Amanda Meadows wants to plug her latest Devastator Press publication The Presidential Dickerbook recommends Danger 5 which is available on Netflix.

Keith Powell wants to plug his upcoming web series Keith Broke His Leg and is currently binge-watching BoJack Horseman on Netflix.

Ingrid Oliver wants to plug her own Twitter @IngridOliver100 and recommends Friday Night Lights.

James Bachman wants to plug his UCB 401 Class Show on Saturday 15th August at around 4.30pm. James recommends Scandal and Babybird’s album Fatherhood 2.

And finally, Dave Holmes is on Twitter @DaveHolmes and hosts his live quiz show, The Friday Forty at LA’s Meltdown Theatre on the second Friday of every month. Dave would like to recommend Martin Scorsese’s After Hours.

Written by Sarah Morgan and Asterios Kokkinos, recorded at MaxFunHQ in LA and produced by Colin Anderson.

Jordan, Jesse, Go! Episode 199: Good In Everything with Keith Powell


30 Rock's Keith Powell joins Jordan and Jesse to serenade a birthday girl, give good advice to America's troubled teens and if there's enough time, sprinkle some gay dust.

Judah Friedlander: World Champion, 30 Rock Star, Author of How To Beat Up Anybody: Interview on The Sound of Young America Live at WNYC

Judah Friedlander

Photo credit WNYC and Casey De Pont.

Judah Friedlander is a regular on NBC's 30 Rock and the author of How To Beat Up Anybody. He is the World Champion.

Judah joined us on our live show at WNYC to discuss the differences between a Yeti, a Sasquatch and a Bigfoot (and how to beat up all three). He also delineated his strategies for fighting groups of people and even groups of strippers.

When Friedlander's not beating people up, he plays writer Frank Rossitano on 30 Rock. He's had a long and successful career on stage as a standup comic, and his film roles include an acclaimed turn as the Original Nerd, Toby in "American Splendor."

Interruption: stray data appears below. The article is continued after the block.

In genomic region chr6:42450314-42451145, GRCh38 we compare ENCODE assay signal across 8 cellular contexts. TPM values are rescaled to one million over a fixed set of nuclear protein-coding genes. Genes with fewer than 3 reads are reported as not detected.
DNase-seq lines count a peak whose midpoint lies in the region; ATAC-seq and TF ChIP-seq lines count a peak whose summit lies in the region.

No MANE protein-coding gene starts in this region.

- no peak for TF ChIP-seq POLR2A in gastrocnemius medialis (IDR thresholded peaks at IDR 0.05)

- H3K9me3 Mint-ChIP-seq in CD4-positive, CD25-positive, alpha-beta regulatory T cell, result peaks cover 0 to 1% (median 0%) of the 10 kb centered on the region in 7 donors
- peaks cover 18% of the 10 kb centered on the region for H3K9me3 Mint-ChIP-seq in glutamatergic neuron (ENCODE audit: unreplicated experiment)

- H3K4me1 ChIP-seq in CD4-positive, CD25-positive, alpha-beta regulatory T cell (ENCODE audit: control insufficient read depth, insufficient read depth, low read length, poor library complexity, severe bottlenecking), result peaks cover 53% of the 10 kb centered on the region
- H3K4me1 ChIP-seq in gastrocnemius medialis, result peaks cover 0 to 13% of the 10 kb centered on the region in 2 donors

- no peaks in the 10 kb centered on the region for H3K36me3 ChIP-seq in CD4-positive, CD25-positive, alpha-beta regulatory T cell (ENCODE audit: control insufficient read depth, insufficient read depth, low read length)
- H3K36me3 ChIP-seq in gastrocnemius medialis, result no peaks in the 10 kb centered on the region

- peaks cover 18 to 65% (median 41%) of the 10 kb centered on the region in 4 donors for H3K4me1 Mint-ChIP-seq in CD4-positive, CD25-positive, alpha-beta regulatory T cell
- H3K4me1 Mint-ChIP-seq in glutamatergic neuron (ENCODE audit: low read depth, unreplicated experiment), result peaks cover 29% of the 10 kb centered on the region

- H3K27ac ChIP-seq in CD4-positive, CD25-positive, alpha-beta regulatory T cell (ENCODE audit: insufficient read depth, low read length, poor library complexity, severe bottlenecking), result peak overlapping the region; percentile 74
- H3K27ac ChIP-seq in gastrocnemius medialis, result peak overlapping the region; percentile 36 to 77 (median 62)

Tracy Morgan on Tina Fey


Above is a clip of Oprah Winfrey interviewing Tracy Morgan. Morgan says something here that I found exceptionally powerful.

Oprah asks him what Tina Fey has meant to his career. She tries to lead into "she writes for my voice." Which is true - the staff of 30 Rock do write for Morgan's voice in a way that the staff of, say, The Tracy Morgan Show didn't especially well. They are, after all, the best in the business. They also write for Jack McBrayer's voice and Scott Adsit's voice and Jane Krakowski's voice. That's their job, and they're great at it.

So Oprah's headed towards some well worn territory with her question. Morgan's response, though, is so incisive. What he says is that Fey recognized he was making choices.

What he's saying is that despite his incredible success and remarkable talent, what was special about Tina Fey was that she recognized, simply, that Morgan had agency.

In a way, that's the opposite of what Oprah was driving at (and what people often seem to say about Morgan). People want to attribute Morgan's comic talent to writers. It robs Morgan of not just the credit for being as hilarious as he is (and he is hilarious), but of credit for creating at all.

Oprah's a great interviewer, and she catches herself and refocuses, recontextualizes her question. This isn't anti-Oprah.

What it's really about is something that it seems Morgan gets completely. When you suggest that a person doing creative work has no agency, that they are not making choices, you don't just hurt their reputation. It's closer in my mind to taking away their humanity. A person's actions can be judged for good or ill; a puppet is benign but it can never be human.

There are sharper race critics than I, but there's no doubt in my mind that race is part of this. My gut tells me that this kind of other-ization through a weird kind of infantilization that borders on taking someone's humanity is something that wouldn't happen to a white performer. I haven't sorted out all the implications in my mind, but I wanted to take a second to give Morgan credit for this insight. I know as an interviewer that I'm lucky if my subject thinks so sharply about themselves and their own experience.

(Video via The Vulture)